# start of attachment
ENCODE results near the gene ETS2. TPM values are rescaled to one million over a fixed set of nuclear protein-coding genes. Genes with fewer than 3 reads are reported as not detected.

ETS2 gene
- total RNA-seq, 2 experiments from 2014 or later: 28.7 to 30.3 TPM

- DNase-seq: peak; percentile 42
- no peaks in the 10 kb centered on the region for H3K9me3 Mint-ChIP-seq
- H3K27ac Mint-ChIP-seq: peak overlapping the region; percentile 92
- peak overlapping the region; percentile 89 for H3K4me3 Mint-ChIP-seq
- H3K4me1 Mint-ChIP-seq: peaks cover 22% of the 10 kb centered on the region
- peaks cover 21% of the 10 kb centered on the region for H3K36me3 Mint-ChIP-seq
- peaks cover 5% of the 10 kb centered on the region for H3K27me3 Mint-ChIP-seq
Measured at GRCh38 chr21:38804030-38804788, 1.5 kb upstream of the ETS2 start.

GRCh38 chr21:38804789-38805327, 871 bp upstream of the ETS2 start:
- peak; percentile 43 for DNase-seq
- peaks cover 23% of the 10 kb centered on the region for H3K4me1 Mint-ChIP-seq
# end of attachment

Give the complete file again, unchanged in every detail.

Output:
ENCODE results near the gene ETS2. TPM values are rescaled to one million over a fixed set of nuclear protein-coding genes. Genes with fewer than 3 reads are reported as not detected.

ETS2 gene
- total RNA-seq, 2 experiments from 2014 or later: 28.7 to 30.3 TPM

- DNase-seq: peak; percentile 42
- no peaks in the 10 kb centered on the region for H3K9me3 Mint-ChIP-seq
- H3K27ac Mint-ChIP-seq: peak overlapping the region; percentile 92
- peak overlapping the region; percentile 89 for H3K4me3 Mint-ChIP-seq
- H3K4me1 Mint-ChIP-seq: peaks cover 22% of the 10 kb centered on the region
- peaks cover 21% of the 10 kb centered on the region for H3K36me3 Mint-ChIP-seq
- peaks cover 5% of the 10 kb centered on the region for H3K27me3 Mint-ChIP-seq
Measured at GRCh38 chr21:38804030-38804788, 1.5 kb upstream of the ETS2 start.

GRCh38 chr21:38804789-38805327, 871 bp upstream of the ETS2 start:
- peak; percentile 43 for DNase-seq
- peaks cover 23% of the 10 kb centered on the region for H3K4me1 Mint-ChIP-seq